Protecting the Clackamas River

A source of clean water

Drinking water intakes along the Clackamas RiverThe Clackamas River supplies high quality drinking water for over 300,000 people in Clackamas and Washington Counties.

Businesses in the Clackamas industrial area along Highway 212/224 are just upstream from four drinking water treatment plants.*

As a business, implementing stormwater best management practices and spill prevention measures are critical to protecting our drinking water supply.

Clackamas County continues to grow, and so does the demand for high quality water. Conserving and protecting the Clackamas River will play a key role in making the best use of this precious resource.

A Drinking Water Protection Area is defined by DEQ as the watershed (land around rivers, lakes, and streams) or recharge area that supplies a well or drinking water intake. Activities in this area have the ability to impact downstream municipal water users.

* Plants operated by Clackamas River Water Provider members include Clackamas River Water, North Clackamas County Water Commission, South Fork Water Board, and Lake Oswego/Tigard.

Spills can quickly enter the river

Storm drain leading to the riverMany storm drains are connected directly to the Clackamas River. When chemicals spill on a property or street, they travel to the river quickly. Only rain water should go down the storm drains.

Containment pallets, spill kits, and double walled tanks will help your business prepare for, and prevent, spills.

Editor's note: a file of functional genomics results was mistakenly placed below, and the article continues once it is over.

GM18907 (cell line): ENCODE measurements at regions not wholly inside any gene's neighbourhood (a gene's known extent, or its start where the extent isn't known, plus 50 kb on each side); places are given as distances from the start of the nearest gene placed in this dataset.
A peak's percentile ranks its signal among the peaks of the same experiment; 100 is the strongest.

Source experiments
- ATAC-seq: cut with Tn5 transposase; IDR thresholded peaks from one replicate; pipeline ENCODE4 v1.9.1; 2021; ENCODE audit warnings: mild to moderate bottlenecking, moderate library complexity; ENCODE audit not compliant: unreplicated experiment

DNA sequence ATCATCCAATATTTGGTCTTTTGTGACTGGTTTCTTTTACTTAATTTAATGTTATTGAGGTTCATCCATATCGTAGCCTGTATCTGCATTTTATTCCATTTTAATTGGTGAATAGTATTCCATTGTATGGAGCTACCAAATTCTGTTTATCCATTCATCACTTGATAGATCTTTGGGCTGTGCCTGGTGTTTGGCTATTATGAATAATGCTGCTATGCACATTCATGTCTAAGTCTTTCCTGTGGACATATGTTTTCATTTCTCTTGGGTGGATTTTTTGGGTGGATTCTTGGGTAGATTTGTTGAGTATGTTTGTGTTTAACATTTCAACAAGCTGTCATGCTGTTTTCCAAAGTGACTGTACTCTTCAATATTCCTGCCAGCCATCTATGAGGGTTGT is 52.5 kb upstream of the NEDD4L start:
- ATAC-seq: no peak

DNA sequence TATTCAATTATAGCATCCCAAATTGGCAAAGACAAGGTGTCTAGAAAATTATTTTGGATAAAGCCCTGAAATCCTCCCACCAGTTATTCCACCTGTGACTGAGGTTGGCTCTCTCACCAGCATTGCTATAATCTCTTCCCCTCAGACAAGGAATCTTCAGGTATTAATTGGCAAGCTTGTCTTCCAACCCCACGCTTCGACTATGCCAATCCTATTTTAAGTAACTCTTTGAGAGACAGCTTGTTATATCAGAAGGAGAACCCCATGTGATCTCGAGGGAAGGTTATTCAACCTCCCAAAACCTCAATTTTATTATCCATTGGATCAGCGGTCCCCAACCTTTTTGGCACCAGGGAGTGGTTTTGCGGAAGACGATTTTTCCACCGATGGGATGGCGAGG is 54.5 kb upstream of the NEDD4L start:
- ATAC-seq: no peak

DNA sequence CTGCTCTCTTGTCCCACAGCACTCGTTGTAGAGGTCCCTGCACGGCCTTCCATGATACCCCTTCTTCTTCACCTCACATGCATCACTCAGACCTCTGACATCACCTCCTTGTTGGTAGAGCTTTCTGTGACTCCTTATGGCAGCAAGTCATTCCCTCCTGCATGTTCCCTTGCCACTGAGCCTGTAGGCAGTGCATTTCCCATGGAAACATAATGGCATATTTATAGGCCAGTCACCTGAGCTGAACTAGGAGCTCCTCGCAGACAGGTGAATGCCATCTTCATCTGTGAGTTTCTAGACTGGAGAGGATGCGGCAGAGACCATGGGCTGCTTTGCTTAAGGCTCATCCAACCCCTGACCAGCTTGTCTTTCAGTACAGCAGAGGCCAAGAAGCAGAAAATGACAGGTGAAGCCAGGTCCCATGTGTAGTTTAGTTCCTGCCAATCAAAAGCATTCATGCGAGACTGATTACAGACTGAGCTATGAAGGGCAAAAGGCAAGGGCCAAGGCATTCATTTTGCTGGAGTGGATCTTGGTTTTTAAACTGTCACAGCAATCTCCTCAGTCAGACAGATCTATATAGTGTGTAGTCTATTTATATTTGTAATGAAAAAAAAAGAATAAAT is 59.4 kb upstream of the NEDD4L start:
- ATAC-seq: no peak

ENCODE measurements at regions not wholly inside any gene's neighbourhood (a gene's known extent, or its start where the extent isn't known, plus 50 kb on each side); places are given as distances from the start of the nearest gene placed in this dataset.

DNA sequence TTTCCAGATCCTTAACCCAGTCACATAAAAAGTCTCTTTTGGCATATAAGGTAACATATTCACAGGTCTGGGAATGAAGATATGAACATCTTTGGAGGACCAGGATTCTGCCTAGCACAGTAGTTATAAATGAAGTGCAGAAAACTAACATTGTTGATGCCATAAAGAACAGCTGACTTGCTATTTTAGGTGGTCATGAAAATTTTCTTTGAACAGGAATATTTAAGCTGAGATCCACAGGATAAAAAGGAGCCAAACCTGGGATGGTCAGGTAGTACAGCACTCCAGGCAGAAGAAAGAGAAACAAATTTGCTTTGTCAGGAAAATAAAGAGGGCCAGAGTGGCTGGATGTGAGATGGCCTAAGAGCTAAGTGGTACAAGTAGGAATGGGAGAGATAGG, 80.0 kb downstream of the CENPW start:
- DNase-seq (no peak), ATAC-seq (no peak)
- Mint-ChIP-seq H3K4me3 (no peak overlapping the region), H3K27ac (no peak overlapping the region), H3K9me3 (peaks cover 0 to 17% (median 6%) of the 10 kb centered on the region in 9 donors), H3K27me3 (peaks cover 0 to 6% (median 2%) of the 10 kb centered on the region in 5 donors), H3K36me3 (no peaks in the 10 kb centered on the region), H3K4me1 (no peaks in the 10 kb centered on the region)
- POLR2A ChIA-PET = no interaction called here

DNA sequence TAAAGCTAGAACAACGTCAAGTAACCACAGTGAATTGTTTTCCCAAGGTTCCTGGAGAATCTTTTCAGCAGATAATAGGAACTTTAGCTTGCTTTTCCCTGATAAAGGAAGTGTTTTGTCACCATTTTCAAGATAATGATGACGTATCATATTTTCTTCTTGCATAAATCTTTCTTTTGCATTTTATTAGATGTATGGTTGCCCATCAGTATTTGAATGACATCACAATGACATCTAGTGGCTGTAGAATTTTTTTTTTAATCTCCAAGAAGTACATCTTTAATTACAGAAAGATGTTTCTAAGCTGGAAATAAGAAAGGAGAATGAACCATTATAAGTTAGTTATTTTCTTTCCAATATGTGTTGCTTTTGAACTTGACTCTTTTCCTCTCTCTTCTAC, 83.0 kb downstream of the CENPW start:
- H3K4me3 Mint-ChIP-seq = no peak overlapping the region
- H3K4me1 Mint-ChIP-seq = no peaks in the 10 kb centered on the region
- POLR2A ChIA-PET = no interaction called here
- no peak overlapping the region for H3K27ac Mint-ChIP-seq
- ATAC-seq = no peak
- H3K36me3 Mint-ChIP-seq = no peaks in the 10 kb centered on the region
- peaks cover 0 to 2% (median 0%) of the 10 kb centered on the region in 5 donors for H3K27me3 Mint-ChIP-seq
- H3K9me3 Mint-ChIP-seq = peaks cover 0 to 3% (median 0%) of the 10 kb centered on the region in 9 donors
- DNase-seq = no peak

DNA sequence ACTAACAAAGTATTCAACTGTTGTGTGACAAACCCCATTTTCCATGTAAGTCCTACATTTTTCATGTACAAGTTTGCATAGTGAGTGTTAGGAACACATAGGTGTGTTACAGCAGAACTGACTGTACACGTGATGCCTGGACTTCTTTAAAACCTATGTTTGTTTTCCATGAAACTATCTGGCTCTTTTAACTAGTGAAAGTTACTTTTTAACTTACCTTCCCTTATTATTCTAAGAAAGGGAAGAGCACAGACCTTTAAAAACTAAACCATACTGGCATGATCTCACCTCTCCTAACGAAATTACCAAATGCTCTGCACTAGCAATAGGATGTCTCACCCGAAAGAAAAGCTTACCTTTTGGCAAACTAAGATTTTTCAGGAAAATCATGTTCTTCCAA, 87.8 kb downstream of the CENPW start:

Simple steps to prevent pollution

  • a spill kit in a yellow bucketPrepare your site. Identify and label hazardous materials. Properly dispose of unneeded chemicals, equipment, and waste. Place spill kits where liquids are stored or transferred, and train your staff in spill response. Develop a spill response plan.
  • Contain hazardous liquids. Consider adding secondary containment to reduce the risk of spills. Common equipment includes: spill pallets, double walled tanks, and containment berms.
  • Cover your waste. Scrap metal, used tires, garbage cans and dumpsters can be sources of stormwater pollution. Cover or move these materials inside.
  • Report hazardous spills or discharges of wastewater into a storm sewer system by calling 9-1-1 (hazard/emergency), and ask the dispatcher to notify Water Environment Services (WES).

For other spill or pollution related questions contact WES at 503-742-4567.

Free tools and assistance

Businesses located within the Drinking Water Protection Area may be eligible to receive free or discounted spill prevention and response equipment, and free technical assistance. For more information, read the brochure, check out a recent article published in Happy Valley Monthly, read about all of the rebates and discounts for spill prevention, or contact: